Malonic ester synthesis

The malonic ester synthesis is a chemical reaction where diethyl malonate or another ester of malonic acid is alkylated at the carbon alpha (directly adjacent) to both carbonyl groups, and then converted to a substituted acetic acid.[1] The major drawback of malonic ester synthesis is that the alkylation stage can also produce dialkylated structures. This makes separation of products difficult and yields lower.[2]


The carbons alpha to carbonyl groups can be deprotonated by a strong base. The carbanion formed can undergo nucleophilic substitution on the alkyl halide, to give the alkylated compound. On heating, the di-ester undergoes thermal decarboxylation, yielding an acetic acid substituted by the appropriate R group.[3] Thus, the malonic ester can be thought of being equivalent to the CH2COOH synthon.

The esters chosen are usually the same as the base used, i.e. ethyl esters with sodium ethoxide. This is to prevent scrambling by transesterification.



The ester may be dialkylated if deprotonation and alkylation are repeated before the addition of aqueous acid.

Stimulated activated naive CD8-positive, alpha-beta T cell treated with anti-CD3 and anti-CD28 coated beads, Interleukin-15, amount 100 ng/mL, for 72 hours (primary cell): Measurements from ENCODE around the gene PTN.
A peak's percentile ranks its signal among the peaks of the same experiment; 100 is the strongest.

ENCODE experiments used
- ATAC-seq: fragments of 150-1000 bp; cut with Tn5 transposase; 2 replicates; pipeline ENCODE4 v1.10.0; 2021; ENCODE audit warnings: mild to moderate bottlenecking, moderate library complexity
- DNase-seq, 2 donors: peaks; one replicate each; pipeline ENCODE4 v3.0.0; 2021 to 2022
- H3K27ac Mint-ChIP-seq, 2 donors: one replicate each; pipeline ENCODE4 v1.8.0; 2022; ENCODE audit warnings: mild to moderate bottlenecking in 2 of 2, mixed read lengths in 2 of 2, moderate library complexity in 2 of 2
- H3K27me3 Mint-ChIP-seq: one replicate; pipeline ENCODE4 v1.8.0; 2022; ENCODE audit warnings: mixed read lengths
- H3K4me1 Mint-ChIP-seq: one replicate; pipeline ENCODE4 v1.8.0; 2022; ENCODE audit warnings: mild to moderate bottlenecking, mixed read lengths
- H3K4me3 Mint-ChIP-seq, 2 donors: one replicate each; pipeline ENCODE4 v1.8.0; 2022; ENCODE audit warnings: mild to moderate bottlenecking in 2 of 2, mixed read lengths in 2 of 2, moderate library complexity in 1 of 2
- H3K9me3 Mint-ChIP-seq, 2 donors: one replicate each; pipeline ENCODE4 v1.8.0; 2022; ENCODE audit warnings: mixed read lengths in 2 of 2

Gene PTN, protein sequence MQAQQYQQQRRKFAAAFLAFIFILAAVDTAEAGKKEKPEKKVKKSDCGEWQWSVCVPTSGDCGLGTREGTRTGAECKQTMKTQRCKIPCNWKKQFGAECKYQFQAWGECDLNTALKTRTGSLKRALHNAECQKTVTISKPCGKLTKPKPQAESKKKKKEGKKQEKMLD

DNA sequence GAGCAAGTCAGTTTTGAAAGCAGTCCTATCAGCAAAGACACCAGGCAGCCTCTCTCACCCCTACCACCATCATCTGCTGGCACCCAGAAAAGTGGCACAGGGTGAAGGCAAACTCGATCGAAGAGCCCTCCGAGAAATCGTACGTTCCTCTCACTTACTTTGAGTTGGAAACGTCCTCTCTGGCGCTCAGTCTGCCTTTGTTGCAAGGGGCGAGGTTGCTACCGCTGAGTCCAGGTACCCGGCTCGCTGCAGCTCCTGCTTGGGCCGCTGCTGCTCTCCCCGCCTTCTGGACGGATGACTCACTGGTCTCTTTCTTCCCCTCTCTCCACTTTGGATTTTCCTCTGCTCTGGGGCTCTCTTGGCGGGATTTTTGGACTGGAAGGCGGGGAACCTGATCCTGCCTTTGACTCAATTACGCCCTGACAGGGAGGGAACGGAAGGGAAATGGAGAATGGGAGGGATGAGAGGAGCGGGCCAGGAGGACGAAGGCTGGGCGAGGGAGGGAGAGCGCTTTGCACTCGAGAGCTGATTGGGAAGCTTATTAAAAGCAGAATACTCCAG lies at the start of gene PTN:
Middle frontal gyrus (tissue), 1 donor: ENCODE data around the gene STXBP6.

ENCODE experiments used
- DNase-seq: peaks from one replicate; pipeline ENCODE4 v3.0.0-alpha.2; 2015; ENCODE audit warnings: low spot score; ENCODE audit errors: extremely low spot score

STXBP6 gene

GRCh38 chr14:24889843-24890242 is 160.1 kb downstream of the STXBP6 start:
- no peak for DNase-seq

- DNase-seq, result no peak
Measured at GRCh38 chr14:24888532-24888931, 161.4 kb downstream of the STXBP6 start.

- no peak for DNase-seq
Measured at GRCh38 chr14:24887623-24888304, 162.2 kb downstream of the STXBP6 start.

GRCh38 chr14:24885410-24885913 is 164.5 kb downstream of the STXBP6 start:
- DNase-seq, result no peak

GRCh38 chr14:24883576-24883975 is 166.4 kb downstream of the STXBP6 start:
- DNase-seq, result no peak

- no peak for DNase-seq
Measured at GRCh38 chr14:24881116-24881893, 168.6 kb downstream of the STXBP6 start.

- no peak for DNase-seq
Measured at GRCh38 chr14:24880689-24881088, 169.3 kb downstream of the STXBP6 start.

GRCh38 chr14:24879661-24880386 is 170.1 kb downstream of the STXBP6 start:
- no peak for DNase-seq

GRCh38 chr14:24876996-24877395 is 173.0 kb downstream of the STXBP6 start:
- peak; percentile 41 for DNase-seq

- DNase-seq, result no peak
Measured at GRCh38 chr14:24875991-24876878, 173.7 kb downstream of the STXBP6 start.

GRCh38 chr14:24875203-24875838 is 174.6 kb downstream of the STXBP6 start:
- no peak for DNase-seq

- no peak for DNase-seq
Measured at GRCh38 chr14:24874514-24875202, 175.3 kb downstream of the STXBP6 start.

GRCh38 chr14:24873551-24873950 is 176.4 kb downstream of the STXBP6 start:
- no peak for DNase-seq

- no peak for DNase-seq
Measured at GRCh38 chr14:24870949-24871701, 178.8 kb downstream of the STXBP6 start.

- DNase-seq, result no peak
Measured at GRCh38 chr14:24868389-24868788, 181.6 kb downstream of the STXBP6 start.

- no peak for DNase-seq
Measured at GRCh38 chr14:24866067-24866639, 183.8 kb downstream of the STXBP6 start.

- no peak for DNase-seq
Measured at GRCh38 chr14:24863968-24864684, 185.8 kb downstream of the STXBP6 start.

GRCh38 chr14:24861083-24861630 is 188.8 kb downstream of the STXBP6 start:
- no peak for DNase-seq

Cycloalkylcarboxylic acid synthesis

Intramolecular malonic ester synthesis occurs when reacted with a dihalide.[4][5] This reaction is also called the Perkin alicyclic synthesis (see: alicyclic compound) after investigator William Henry Perkin, Jr.[6]

See also


  1. House, Herbert O. (1972). Modern Synthetic Reactions. Menl Park, CA.: W. A. Benjamin. ISBN 0-8053-4501-9.
  2. Malonic Ester Synthesis – Alkylation of Enolates
  3. "Malonic Ester Synthesis". Organic Chemistry Portal. Retrieved 26 October 2007.
  4. Smith, Janice Gorzynski. Organic Chemistry: Second Ed. 2008. pp 905–906
  5. Using the non-selective nature of malonic ester synthesis to produce cyclic compounds
  6. Ueber die Einwirkung von Trimethylenbromid auf Acetessigäther, Benzoylessigäther und Malonsäureäther W. H. Perkin Jun. Berichte der deutschen chemischen Gesellschaft Volume 16 Issue 2, Pages 1787–97 1883 doi:10.1002/cber.18830160259
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